Attacks on the Press 2001: Burkina Faso

The people of Burkina Faso have grown used to President Blaise Compaoré’s broken promises to respect the law. So on March 30, after the president opened the “National Day of Forgiveness” with an extraordinary apology for all crimes committed by his government, hundreds of people took to the streets to demand justice, not apologies.

The demonstrations included local journalists with grievances ranging from the unsolved December 1998 murder of editor Norbert Zongo to yet another empty Compaoré promise to reform the country’s press laws.

The president’s act of contrition was apparently inspired by the results of an inquiry into official crimes committed since Compaoré shot his way to power more than 13 years ago. In late February, a government-appointed council of elders called on the authorities to soothe public anger that had been mounting since the murder of Zongo, editor of L’independant.

The council of elders cited over 170 specific crimes allegedly perpetrated by the regime, and asked President Compaoré to “assume all responsibility on behalf of the state” and ask the nation for forgiveness.

“At this solemn moment, in my position as president of Burkina Faso, I ask for forgiveness and express deep regret for torture, crimes, injustices, bullying and other wrongs,” Compaoré told his countrymen. The president announced the creation of a “compensation fund” for families of victims of political violence. He also pledged to make March 30 an annual “day of remembrance, human rights and promotion of democracy.”

Critics dismissed the apology as a government bid to evade its responsibilities under the law, and events last year appeared to validate this view. In early February, Warrant Officer Marcel Kafando of the infamous Presidential Guard Regiment (RSP) was indicted for the murder of Zongo. But the indictment only prompted further claims that the regime was obstructing justice.

In January, another RSP serviceman considered a serious suspect in the Zongo case was found dead in a prison cell where he was serving a 20-year term for the murder of David Ouedraogo, the chauffeur of President Compaoré’s brother François. Ouedraogo was tortured to death in 1998 for allegedly stealing money from his employer.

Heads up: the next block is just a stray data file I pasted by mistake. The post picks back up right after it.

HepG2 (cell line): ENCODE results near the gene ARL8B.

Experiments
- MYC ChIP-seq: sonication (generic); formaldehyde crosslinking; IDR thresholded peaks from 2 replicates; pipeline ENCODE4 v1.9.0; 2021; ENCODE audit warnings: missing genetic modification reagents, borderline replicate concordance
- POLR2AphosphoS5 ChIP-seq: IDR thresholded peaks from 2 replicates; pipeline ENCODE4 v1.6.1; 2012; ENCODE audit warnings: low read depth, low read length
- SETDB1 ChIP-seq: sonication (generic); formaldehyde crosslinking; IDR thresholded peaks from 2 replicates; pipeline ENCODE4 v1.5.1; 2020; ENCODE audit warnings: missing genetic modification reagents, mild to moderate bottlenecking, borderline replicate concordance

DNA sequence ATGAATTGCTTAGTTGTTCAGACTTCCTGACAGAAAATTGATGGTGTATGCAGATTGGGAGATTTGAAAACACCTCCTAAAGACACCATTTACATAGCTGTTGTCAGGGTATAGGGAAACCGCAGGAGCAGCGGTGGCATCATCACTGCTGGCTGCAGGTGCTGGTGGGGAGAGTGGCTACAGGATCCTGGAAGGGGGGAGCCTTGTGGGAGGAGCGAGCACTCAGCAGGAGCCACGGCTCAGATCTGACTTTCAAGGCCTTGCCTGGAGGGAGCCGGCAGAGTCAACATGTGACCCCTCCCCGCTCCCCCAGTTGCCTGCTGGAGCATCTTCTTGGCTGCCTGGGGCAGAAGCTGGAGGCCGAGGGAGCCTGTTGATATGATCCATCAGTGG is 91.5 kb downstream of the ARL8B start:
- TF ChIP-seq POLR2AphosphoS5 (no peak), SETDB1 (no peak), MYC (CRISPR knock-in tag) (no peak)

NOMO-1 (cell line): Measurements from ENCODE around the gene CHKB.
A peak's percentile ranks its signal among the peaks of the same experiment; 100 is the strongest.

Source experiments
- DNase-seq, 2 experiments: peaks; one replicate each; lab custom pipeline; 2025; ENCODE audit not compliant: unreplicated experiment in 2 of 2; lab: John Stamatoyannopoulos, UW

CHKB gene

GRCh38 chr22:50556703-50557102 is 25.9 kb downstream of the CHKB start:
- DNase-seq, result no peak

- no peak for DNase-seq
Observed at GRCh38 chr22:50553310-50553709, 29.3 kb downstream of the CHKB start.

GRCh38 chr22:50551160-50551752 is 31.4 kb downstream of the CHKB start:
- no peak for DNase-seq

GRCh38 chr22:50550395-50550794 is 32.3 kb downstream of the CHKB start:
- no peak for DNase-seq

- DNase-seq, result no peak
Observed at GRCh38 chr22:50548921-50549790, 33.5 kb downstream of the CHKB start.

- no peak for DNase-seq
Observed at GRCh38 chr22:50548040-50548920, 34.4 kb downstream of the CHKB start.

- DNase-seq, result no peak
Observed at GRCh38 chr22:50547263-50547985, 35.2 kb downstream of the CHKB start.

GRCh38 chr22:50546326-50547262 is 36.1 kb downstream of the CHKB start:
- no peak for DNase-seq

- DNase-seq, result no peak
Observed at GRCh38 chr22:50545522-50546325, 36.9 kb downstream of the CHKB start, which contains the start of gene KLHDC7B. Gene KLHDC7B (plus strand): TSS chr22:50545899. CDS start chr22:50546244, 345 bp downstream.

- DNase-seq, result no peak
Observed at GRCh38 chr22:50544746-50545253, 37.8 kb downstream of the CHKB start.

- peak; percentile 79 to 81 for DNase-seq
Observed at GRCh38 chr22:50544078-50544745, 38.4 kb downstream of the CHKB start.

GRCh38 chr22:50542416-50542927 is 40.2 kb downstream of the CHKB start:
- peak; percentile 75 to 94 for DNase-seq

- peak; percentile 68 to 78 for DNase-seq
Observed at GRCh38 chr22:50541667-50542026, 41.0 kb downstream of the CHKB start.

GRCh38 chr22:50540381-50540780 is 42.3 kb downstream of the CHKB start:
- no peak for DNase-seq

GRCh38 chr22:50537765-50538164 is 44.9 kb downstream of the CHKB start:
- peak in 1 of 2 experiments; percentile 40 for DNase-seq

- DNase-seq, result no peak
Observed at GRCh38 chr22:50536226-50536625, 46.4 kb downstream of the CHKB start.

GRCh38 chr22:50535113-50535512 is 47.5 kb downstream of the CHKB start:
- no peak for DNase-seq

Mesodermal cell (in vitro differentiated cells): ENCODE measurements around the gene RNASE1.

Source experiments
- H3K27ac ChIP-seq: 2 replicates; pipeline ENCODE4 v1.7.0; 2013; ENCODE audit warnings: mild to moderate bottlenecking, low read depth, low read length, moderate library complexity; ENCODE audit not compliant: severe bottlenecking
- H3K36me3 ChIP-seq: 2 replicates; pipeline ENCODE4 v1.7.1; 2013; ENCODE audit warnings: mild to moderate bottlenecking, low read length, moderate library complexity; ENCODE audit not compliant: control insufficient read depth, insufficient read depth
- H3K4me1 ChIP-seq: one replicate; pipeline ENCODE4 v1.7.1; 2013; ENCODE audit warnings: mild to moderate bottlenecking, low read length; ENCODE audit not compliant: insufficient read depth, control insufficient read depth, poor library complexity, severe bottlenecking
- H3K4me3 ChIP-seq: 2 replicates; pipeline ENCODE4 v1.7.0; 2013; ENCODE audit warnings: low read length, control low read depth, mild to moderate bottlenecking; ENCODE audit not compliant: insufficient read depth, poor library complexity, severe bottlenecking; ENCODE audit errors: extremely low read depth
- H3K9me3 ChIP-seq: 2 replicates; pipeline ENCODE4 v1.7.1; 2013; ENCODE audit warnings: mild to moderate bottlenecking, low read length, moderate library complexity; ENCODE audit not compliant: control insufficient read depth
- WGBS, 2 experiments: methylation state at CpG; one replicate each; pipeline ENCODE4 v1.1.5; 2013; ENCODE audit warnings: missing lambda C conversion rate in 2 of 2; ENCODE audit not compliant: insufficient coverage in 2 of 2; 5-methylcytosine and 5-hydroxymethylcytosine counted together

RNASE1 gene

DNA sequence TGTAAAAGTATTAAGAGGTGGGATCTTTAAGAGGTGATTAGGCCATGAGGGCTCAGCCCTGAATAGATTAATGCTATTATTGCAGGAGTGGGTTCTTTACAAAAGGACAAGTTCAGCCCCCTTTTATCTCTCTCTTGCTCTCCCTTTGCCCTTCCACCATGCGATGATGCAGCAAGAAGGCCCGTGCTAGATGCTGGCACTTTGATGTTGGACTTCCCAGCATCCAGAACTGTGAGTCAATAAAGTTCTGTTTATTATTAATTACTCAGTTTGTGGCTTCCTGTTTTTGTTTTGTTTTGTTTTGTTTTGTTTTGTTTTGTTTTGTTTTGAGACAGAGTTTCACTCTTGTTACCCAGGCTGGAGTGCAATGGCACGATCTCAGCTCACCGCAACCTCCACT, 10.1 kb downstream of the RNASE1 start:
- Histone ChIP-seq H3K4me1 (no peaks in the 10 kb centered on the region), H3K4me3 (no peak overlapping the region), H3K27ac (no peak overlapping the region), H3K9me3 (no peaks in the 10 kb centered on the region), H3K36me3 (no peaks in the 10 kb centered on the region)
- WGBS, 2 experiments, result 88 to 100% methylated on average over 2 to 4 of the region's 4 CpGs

Zongo was investigating the chauffeur’s death until December 13, 1998, when unknown individuals fired several automatic rifle bursts at his car, killing him and three passengers.

Authorities said the RSP prisoner died “after a long illness” but did not elaborate.

When asked to disclose the evidence against Warrant Officer Kafando, the state prosecutor said that the indictment resulted from “contradictions noted in [Kafando’s] alibi for December 12 and 13 of 1998.” Few believed the prosecutor.

On April 30, police raided the National Press Center in the capital, Ouagadougou, and arrested a dozen journalists, students, and others who had gathered to reflect on challenges posed by new developments in the Zongo affair. They were released a few hours later.

CPJ protested delays in the Zongo case in a March 29 letter to President Compaoré. On April 4, CPJ released a detailed account of the Zongo affair, called  “Refuse To Forget.

In some ways, the Zongo controversy has helped Burkina Faso’s embattled press. In a joint statement released on May 3, World Press Freedom Day, the Burkina Faso Association of Journalists (AJB), the Media Freedom League, the Movement for Human and People’s Rights (MBDHP) and the National Media Observatory (ONAP) noted that “repression against the media has become less barbaric” in Burkina Faso ever since Zongo’s death.

If the situation had indeed improved, the statement added, it was thanks to the determination of journalists and others in the democracy and human rights movement, and not to the good will of the Compaoré regime.